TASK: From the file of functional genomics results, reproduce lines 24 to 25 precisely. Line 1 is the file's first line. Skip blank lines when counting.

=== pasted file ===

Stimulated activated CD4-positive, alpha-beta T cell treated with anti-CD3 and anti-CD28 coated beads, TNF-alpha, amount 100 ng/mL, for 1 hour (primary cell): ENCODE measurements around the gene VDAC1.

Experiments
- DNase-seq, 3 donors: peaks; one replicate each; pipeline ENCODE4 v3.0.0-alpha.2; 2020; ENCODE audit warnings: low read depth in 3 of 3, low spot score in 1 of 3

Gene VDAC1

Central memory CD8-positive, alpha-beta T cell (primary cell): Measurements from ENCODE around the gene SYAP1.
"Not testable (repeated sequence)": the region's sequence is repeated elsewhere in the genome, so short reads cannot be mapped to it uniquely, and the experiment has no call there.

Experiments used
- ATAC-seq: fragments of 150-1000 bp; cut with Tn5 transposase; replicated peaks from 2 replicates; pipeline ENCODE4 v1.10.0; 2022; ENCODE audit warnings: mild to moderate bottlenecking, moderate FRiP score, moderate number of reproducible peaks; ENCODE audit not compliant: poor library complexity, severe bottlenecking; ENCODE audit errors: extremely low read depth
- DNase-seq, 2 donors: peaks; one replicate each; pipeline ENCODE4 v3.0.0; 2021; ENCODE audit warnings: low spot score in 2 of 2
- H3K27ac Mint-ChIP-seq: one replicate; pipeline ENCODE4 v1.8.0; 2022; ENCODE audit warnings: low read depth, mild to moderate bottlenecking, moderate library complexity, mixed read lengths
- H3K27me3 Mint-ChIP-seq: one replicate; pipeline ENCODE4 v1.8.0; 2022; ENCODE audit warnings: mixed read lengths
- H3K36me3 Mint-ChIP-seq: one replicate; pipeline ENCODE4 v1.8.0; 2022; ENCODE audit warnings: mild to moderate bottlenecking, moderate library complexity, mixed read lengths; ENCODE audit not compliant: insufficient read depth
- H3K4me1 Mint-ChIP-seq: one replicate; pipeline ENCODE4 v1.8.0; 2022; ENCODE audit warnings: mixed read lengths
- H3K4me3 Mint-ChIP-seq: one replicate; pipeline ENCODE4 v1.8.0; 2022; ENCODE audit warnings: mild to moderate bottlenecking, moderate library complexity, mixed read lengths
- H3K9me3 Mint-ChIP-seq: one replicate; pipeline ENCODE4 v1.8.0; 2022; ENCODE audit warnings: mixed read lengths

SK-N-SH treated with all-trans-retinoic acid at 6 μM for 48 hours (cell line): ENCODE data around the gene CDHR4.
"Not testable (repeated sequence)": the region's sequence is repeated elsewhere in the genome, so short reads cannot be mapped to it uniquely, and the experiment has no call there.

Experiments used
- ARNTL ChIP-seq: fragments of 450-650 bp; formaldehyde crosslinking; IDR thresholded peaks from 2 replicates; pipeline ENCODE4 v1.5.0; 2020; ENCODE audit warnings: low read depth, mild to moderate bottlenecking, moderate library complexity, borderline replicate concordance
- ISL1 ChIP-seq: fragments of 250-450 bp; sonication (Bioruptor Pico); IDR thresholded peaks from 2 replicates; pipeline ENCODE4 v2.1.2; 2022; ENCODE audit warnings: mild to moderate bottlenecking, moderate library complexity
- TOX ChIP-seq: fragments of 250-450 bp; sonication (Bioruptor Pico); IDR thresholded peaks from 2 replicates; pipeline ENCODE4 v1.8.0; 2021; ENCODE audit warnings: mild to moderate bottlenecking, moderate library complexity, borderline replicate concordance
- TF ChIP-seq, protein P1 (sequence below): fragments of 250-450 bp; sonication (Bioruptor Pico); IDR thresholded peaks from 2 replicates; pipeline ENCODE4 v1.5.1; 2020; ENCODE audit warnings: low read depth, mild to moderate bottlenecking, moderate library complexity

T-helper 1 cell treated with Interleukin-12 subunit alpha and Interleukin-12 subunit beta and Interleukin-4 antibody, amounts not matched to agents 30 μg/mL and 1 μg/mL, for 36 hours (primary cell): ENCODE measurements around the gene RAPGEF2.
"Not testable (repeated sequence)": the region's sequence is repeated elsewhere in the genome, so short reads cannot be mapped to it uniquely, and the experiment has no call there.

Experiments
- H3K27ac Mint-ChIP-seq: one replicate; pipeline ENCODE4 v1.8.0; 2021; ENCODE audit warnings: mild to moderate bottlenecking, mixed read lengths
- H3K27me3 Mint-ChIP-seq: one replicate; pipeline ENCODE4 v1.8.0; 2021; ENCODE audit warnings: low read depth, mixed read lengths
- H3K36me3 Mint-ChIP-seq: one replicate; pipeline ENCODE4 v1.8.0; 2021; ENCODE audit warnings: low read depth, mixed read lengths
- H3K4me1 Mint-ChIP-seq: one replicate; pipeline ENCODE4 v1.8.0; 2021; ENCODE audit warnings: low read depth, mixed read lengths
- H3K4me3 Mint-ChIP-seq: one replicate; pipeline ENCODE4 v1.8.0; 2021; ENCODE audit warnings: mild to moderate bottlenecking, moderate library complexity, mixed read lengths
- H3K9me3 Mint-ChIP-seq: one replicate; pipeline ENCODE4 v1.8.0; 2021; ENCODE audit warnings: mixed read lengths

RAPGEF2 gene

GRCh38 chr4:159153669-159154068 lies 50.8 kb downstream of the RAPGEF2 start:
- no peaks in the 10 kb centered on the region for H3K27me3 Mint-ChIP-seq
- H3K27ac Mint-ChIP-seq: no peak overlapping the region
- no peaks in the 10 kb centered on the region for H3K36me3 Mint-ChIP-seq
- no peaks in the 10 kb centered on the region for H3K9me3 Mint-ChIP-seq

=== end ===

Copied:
"Not testable (repeated sequence)": the region's sequence is repeated elsewhere in the genome, so short reads cannot be mapped to it uniquely, and the experiment has no call there.

Experiments